IBM’s New Telum Chips Can Detect and Stop Fraud in Real-Time

Written by Bill Toulas
Published on August 23, 2021

IBM has unveiled the technical details of its new ‘Telum’ processor, which incorporates advanced artificial intelligence capabilities that make the detection of fraud in real-time possible. IBM has been developing the new chip for three years now, and the tech firm is confident the ‘Telum’ will revolutionize online banking, insurance, and trading, three areas where customer safety and security against fraud are crucial.

The new chip was presented during the ongoing ‘Hot Chips’ conference, and an overview of the presentation is given in the below video.

The new Telum chip is planned for actual launch in H1 2022, and it’s a 7nm (EUV) processor that contains eight cores clocked at 5GHz, for a total of 22 billion transistors. The processor is optimized for the demands of heterogenous enterprise-class workloads, while each core features a deep superscalar out-of-order instruction pipeline with 32MB of dedicated cache. In terms of scalability, the new Telum processor will be able to be deployed in modules of multiple chips, going up to a maximum of 32.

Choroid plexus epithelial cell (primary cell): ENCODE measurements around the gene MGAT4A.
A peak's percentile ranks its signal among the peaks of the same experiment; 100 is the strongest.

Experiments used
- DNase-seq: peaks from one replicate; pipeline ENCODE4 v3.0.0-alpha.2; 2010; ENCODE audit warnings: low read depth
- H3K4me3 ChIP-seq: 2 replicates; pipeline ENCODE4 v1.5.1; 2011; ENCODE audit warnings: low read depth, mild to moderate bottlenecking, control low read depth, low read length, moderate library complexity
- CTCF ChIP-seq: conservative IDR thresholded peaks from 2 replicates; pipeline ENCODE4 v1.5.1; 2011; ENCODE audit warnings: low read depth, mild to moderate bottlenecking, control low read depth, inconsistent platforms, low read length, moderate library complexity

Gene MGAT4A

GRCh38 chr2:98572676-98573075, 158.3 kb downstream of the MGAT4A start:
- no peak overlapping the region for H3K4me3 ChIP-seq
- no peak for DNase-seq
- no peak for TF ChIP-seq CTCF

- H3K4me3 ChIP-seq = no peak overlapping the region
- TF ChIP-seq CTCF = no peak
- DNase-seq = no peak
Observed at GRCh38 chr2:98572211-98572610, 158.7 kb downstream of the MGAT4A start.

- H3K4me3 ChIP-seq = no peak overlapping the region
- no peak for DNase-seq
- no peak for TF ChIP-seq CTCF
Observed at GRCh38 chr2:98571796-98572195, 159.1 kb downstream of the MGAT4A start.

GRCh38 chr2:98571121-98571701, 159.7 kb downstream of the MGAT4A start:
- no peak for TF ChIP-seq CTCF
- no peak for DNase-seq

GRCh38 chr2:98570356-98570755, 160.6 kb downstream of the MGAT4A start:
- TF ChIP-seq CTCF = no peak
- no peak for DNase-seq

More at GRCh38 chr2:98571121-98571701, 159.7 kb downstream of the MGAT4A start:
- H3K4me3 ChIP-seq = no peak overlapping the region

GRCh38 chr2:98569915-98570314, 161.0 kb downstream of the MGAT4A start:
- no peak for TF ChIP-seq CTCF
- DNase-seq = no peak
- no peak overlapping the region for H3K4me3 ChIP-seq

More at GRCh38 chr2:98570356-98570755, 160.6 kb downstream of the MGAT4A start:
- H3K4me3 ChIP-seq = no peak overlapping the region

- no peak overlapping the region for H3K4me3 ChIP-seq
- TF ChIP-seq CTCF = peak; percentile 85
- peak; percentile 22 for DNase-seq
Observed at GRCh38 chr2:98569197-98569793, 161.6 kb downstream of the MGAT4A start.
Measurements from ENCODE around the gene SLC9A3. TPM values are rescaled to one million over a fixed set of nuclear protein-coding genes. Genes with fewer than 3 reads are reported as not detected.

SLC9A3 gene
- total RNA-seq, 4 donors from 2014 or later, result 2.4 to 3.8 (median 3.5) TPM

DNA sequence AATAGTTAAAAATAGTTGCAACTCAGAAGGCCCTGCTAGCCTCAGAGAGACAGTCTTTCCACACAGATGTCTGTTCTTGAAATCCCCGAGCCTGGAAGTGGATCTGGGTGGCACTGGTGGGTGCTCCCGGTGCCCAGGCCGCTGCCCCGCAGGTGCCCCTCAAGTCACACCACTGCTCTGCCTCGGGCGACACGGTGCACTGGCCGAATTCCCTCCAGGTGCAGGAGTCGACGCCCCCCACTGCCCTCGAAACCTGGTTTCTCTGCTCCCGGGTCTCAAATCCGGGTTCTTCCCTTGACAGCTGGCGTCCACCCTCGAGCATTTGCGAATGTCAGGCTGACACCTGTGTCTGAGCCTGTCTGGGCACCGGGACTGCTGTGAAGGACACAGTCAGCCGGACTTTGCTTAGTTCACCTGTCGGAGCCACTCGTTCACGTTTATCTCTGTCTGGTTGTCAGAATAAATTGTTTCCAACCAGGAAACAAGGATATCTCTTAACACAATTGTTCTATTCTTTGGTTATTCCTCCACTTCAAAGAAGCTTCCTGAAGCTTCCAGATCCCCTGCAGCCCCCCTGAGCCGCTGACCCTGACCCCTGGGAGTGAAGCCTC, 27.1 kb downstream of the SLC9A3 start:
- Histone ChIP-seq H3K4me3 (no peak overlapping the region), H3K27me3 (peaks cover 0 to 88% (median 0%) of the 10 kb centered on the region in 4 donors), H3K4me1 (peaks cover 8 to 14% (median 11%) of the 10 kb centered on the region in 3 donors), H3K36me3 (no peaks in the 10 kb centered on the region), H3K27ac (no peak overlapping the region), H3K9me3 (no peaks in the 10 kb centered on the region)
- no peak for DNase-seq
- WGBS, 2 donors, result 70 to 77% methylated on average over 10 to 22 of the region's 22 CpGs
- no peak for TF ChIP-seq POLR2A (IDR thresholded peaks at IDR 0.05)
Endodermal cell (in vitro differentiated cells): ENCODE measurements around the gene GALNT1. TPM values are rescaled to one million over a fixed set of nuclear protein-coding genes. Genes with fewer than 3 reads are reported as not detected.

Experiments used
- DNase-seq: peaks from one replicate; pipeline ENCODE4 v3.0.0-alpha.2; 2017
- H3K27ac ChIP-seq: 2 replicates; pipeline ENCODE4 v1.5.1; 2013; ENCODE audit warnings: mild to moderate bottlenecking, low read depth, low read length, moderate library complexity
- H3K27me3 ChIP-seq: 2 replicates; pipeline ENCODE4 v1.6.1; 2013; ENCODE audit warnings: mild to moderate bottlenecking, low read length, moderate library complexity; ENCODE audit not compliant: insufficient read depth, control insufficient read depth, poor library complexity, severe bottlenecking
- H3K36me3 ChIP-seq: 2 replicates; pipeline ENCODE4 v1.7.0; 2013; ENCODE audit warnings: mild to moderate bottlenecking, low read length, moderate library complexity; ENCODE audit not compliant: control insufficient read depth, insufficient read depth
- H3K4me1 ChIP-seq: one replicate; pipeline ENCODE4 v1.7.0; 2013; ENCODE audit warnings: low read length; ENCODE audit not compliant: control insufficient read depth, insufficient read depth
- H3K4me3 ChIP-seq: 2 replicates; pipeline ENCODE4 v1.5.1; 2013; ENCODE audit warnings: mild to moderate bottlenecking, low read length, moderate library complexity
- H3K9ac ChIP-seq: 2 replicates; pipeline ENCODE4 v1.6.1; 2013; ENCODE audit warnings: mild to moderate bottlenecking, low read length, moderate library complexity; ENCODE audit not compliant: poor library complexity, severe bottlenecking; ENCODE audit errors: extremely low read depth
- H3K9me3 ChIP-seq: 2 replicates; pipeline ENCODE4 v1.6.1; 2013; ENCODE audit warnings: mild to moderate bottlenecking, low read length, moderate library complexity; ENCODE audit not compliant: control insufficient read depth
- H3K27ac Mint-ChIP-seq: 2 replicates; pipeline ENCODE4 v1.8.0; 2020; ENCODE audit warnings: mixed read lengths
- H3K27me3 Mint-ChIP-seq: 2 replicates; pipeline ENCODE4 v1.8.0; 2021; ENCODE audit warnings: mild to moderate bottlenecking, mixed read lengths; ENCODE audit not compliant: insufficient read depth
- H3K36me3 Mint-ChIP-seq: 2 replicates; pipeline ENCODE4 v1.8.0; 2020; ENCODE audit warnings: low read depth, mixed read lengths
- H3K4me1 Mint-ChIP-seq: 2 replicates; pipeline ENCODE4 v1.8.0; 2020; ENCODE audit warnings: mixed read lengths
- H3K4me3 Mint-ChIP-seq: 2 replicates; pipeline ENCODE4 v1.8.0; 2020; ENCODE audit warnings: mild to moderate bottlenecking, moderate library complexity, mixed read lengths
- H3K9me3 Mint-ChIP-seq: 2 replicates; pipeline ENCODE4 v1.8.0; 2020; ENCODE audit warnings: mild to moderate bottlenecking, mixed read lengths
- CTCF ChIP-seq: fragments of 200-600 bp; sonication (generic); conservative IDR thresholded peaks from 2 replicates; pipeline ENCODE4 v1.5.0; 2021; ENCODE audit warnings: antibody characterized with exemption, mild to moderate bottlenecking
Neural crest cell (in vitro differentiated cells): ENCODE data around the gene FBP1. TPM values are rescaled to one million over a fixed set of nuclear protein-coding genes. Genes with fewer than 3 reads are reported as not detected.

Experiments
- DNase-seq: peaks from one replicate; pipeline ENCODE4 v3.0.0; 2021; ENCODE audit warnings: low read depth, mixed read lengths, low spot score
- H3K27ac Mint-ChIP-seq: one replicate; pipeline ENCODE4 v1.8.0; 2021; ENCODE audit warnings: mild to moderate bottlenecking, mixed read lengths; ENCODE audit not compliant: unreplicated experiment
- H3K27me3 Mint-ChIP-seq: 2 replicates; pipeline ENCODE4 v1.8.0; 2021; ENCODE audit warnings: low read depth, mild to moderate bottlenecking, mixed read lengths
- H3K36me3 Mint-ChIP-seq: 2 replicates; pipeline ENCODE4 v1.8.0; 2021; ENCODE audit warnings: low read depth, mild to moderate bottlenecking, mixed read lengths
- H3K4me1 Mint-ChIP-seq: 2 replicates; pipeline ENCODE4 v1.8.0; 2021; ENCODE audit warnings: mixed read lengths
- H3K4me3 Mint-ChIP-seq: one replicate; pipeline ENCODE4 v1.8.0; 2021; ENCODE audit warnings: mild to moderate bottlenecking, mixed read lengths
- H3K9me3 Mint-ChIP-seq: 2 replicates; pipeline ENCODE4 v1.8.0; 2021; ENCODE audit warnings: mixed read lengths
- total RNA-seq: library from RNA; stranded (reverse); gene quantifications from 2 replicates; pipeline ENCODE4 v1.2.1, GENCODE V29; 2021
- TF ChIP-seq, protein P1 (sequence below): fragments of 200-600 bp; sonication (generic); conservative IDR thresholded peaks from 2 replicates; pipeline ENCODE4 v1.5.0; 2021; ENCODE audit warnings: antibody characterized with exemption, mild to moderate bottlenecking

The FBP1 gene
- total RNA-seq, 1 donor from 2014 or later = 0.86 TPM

The goal here is to convince the providers of the aforementioned services to use IBM’s new chip on their servers and detect and stop fraud when it unfolds. While this is not a novel idea on the theoretical level, it is the first time that we see an actual product promising real-time fraud detection. If it works as promised, it will speed up financial transactions like anti-money laundering checks, credit approval processes, settlements processes, risk analysis, loan processing, etc. Not only would these workloads be faster to perform, but also more reliable and harder to trick.

While this is nowhere near the 2nm node tech that IBM presented back in May 2021, it is a solid step on the road that will lead there as it’s the first processor to come out of its IBM Research AI Hardware Center and with the help of Samsung. The 2nm processors are expected to be 75% less energy-hungry and 45% faster than the existing 7nm chips, so that will be a true leap when it comes out. This is expected to happen no sooner than in 2023, though.

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